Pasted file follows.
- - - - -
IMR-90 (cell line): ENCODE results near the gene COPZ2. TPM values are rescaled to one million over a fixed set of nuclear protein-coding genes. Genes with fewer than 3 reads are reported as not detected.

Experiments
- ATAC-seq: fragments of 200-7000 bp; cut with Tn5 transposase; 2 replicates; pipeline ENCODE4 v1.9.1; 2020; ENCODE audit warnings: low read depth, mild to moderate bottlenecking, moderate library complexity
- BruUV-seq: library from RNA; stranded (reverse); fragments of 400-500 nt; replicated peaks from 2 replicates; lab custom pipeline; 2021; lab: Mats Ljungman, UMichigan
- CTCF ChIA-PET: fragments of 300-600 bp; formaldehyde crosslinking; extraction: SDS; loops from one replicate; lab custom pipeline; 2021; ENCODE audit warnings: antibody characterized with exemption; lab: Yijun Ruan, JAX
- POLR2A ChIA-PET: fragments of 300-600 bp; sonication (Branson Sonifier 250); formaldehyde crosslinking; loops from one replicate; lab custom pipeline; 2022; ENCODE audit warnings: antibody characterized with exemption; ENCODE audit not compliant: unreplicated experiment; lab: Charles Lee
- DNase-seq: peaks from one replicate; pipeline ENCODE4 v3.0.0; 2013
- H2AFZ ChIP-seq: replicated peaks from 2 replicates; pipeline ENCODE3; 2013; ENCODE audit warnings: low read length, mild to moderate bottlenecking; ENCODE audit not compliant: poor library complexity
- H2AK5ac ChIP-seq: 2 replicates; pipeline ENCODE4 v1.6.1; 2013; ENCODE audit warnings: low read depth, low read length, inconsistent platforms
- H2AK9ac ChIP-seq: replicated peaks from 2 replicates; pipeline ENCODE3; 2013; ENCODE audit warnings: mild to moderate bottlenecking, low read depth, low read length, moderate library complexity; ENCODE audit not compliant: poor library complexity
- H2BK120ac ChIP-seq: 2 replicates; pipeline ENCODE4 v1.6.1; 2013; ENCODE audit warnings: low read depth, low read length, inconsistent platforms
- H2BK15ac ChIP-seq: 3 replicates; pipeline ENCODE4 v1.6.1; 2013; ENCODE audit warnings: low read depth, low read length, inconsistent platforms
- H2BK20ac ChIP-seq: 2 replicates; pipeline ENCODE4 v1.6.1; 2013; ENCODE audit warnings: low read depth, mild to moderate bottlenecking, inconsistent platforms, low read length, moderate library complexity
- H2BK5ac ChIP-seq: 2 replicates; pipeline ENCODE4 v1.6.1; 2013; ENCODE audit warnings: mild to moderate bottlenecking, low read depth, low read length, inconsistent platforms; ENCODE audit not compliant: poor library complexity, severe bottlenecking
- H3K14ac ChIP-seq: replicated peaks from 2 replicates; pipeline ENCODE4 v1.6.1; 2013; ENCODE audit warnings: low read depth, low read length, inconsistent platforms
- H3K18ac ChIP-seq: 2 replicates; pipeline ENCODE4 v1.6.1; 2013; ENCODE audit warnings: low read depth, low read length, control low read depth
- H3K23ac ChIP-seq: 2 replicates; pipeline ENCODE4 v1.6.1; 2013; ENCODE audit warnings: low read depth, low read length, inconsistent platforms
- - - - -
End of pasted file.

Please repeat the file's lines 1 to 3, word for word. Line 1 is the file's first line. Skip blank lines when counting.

IMR-90 (cell line): ENCODE results near the gene COPZ2. TPM values are rescaled to one million over a fixed set of nuclear protein-coding genes. Genes with fewer than 3 reads are reported as not detected.

Experiments
- ATAC-seq: fragments of 200-7000 bp; cut with Tn5 transposase; 2 replicates; pipeline ENCODE4 v1.9.1; 2020; ENCODE audit warnings: low read depth, mild to moderate bottlenecking, moderate library complexity